Several cities were devoted to the worship of Pan and feasts were held in honor of him. Eusebius notes that in Egypt the city of Mendes, the Egyptian word for goat, was devoted to his worship. In this city women were said to have sexual intercourse with goats. Pan himself is portrayed in popular images as having sex with a goat. A simple internet search will turn up the repulsive image of the god copulating with a goat. In ancient Greece, Arcadia and Athens, were cities with devotees of pan. In Palestine in the time of Christ, the city of Caesarea-Philippi where Peter confessed that Jesus is Lord, was formerly named Paneas because pan was worshipped there.
Alexander Hislop notes that the ancient Roman name for Pan was Faunus (Faun) was derived from Enos or Innus and identified him as the pagan substitute for Adam. As Lord of the fauns and satyrs, he was “the first of the hidden ones” pointing to Adam who hid himself from God after he had sinned. Thus Pan seeks to become the second Adam whom the New Testament identifies as the Christ.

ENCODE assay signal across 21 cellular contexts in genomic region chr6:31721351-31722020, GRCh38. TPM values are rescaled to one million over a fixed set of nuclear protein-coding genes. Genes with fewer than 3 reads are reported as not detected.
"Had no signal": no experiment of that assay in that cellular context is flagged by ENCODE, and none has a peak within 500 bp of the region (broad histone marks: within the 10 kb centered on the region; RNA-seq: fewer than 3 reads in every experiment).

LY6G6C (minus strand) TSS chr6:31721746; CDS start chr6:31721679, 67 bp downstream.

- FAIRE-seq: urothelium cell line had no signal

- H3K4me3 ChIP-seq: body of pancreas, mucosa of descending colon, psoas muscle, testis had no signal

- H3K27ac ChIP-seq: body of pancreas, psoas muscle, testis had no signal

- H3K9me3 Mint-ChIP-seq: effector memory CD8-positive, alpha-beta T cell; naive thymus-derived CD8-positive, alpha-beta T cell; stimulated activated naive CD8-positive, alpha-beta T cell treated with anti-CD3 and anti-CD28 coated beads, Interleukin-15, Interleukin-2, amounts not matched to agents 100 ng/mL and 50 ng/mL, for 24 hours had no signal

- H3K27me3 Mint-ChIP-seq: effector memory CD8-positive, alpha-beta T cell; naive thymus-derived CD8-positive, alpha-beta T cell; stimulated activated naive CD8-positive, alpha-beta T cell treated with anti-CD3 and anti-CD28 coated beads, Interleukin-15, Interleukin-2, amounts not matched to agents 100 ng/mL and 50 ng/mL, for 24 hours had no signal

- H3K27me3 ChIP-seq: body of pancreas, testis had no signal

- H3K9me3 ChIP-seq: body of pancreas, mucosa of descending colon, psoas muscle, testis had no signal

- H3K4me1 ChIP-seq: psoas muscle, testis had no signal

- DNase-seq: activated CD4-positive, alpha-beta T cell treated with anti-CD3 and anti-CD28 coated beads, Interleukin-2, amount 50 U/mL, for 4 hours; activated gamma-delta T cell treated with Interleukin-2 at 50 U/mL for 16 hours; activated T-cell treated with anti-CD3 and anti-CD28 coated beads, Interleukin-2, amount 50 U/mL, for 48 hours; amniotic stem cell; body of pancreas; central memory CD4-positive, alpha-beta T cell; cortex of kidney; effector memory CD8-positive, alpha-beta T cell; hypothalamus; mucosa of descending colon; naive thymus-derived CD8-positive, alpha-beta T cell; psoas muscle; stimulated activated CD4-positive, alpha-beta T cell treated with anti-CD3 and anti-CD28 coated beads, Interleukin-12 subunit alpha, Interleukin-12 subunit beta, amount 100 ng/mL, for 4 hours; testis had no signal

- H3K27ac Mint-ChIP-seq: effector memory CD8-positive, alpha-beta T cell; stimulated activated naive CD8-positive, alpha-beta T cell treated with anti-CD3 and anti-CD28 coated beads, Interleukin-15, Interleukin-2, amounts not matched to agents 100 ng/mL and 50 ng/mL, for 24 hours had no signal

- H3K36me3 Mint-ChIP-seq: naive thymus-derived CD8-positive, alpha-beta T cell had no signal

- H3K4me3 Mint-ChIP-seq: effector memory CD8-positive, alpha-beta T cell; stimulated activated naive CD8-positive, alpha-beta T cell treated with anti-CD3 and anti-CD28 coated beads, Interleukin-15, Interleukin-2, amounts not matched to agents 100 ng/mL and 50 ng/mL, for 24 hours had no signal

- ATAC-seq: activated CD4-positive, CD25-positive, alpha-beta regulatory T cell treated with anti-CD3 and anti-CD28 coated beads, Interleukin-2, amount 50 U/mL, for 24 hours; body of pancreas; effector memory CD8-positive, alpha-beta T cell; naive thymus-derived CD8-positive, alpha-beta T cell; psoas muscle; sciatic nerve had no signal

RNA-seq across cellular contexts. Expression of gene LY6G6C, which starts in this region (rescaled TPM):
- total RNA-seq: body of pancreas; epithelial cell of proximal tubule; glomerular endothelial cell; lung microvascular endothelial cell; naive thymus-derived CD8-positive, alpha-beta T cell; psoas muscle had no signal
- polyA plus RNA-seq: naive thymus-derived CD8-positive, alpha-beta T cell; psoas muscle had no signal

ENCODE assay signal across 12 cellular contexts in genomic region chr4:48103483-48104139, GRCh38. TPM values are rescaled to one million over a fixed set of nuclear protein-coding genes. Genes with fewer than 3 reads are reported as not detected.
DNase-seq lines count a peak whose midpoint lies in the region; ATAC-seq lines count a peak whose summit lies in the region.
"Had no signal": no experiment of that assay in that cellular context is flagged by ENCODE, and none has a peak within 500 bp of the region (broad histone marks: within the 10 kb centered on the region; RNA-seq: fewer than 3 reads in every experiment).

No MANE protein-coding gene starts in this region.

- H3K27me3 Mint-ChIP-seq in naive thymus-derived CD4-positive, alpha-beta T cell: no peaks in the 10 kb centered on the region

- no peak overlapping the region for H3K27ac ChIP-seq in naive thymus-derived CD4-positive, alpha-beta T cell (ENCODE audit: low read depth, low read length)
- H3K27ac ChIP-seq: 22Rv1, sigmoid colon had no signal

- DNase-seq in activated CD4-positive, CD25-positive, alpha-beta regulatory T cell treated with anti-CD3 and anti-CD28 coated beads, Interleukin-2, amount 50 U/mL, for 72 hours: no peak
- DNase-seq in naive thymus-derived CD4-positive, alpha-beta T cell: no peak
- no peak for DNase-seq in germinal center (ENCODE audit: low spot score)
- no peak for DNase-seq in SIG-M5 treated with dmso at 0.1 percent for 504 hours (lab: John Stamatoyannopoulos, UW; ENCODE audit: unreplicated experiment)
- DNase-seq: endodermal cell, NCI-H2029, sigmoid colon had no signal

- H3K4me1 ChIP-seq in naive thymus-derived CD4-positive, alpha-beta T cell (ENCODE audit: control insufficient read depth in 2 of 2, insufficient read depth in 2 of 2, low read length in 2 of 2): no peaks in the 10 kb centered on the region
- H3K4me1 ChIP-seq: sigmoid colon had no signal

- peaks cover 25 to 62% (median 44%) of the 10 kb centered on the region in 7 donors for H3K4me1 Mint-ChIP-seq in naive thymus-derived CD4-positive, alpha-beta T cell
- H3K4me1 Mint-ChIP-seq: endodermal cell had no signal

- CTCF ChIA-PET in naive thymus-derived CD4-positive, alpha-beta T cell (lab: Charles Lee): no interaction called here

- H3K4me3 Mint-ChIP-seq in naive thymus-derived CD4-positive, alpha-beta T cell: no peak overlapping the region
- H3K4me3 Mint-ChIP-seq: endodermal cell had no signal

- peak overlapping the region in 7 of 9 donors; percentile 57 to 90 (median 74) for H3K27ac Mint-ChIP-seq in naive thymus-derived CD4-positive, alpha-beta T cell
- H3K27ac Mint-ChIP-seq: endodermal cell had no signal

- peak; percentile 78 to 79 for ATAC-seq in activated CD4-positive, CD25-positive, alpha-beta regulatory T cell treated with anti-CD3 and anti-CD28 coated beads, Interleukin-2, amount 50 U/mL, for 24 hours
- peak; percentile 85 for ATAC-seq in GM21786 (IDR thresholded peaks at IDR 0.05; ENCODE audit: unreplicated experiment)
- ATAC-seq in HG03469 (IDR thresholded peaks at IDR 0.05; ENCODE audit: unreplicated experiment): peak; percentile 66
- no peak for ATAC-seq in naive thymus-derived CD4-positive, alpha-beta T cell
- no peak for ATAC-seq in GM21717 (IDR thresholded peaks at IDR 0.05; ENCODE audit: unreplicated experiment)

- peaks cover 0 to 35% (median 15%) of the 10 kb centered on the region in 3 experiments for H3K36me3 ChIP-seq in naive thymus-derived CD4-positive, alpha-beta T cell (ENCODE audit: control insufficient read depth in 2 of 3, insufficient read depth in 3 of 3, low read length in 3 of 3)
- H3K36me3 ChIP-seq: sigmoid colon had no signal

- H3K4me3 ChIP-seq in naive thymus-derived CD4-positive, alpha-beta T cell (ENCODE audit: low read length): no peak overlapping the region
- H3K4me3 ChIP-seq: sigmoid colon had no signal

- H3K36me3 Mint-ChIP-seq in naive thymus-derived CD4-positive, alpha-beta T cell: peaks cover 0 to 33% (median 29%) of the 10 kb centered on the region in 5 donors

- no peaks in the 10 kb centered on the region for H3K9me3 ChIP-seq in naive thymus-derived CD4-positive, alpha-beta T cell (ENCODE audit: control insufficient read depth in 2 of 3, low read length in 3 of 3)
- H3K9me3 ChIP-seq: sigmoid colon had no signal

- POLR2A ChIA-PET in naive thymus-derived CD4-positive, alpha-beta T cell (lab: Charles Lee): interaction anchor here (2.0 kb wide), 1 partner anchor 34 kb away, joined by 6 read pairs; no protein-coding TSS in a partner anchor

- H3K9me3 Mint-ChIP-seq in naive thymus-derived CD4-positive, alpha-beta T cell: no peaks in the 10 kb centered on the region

In my opinion the modern resurrection of Pan as the representative of Satan began in the 19th century when poems and works of literature emerged eulogizing great Pan. Pan came to be seen as the representative of a time when society was more in tune with its intuitive side as opposed to the focus on the scientific bent evident in the industrial revolution. He was also a symbol of the power of paganism. In 1856 Eliphaz Levi, a French occultist writer, produced an image known as the “Sabbatic Goat” that is basically a reproduction of Pan. The image came to be associated the name Baphomet and has been adopted by the Satanic Temple in Salem. While the origin of the name Baphomet is still uncertain there is no denying that the creature who carries the name today is a reproduction of Pan. Just as Socrates taught about Pan millennia ago, Baphomet is supposed represent good and evil, light and darkness. Baphomet is now a featured as a main character in several major video games including the now infamous Dungeons and Dragons in his true character as quintessentially evil. He can also be found on the cover of many heavy metal bands.